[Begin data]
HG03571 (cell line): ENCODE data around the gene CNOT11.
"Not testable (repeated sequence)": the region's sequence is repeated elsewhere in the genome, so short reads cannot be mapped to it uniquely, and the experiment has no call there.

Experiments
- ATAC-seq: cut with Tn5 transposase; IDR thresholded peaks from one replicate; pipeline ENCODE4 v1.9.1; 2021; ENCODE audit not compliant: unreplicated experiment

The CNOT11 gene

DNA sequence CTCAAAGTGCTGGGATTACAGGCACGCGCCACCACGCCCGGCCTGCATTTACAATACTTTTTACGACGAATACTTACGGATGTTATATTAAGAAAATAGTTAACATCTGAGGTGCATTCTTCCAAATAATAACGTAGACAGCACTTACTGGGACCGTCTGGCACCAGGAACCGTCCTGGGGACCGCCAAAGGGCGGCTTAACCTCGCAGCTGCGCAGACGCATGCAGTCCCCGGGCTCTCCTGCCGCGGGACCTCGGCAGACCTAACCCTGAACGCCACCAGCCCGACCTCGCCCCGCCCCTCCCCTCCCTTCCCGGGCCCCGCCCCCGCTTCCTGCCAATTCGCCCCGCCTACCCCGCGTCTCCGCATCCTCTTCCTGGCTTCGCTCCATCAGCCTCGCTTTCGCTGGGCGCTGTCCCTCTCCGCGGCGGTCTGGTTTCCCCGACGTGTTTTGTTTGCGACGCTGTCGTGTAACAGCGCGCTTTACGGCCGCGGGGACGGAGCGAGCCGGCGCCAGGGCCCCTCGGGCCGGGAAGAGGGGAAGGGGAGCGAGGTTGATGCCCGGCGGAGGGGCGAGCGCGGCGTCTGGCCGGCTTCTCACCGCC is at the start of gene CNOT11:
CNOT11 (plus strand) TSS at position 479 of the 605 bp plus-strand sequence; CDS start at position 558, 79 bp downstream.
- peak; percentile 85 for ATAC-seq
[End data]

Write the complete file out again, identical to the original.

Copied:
HG03571 (cell line): ENCODE data around the gene CNOT11.
"Not testable (repeated sequence)": the region's sequence is repeated elsewhere in the genome, so short reads cannot be mapped to it uniquely, and the experiment has no call there.

Experiments
- ATAC-seq: cut with Tn5 transposase; IDR thresholded peaks from one replicate; pipeline ENCODE4 v1.9.1; 2021; ENCODE audit not compliant: unreplicated experiment

The CNOT11 gene

DNA sequence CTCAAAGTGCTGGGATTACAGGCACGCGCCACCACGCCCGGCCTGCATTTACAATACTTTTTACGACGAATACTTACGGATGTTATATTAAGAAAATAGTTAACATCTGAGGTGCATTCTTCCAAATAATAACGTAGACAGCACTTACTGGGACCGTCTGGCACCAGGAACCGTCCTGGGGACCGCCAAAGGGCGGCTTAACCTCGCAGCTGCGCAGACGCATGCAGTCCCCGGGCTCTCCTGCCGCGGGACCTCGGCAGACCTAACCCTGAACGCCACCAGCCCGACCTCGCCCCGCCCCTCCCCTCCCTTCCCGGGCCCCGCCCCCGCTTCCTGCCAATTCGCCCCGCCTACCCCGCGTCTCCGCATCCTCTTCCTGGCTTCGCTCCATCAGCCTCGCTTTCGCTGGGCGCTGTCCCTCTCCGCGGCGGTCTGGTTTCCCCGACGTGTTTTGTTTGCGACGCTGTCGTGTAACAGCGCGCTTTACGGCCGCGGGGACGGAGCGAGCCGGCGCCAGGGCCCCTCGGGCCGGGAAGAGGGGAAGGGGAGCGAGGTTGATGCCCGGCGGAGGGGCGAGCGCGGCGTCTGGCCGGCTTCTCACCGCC is at the start of gene CNOT11:
CNOT11 (plus strand) TSS at position 479 of the 605 bp plus-strand sequence; CDS start at position 558, 79 bp downstream.
- peak; percentile 85 for ATAC-seq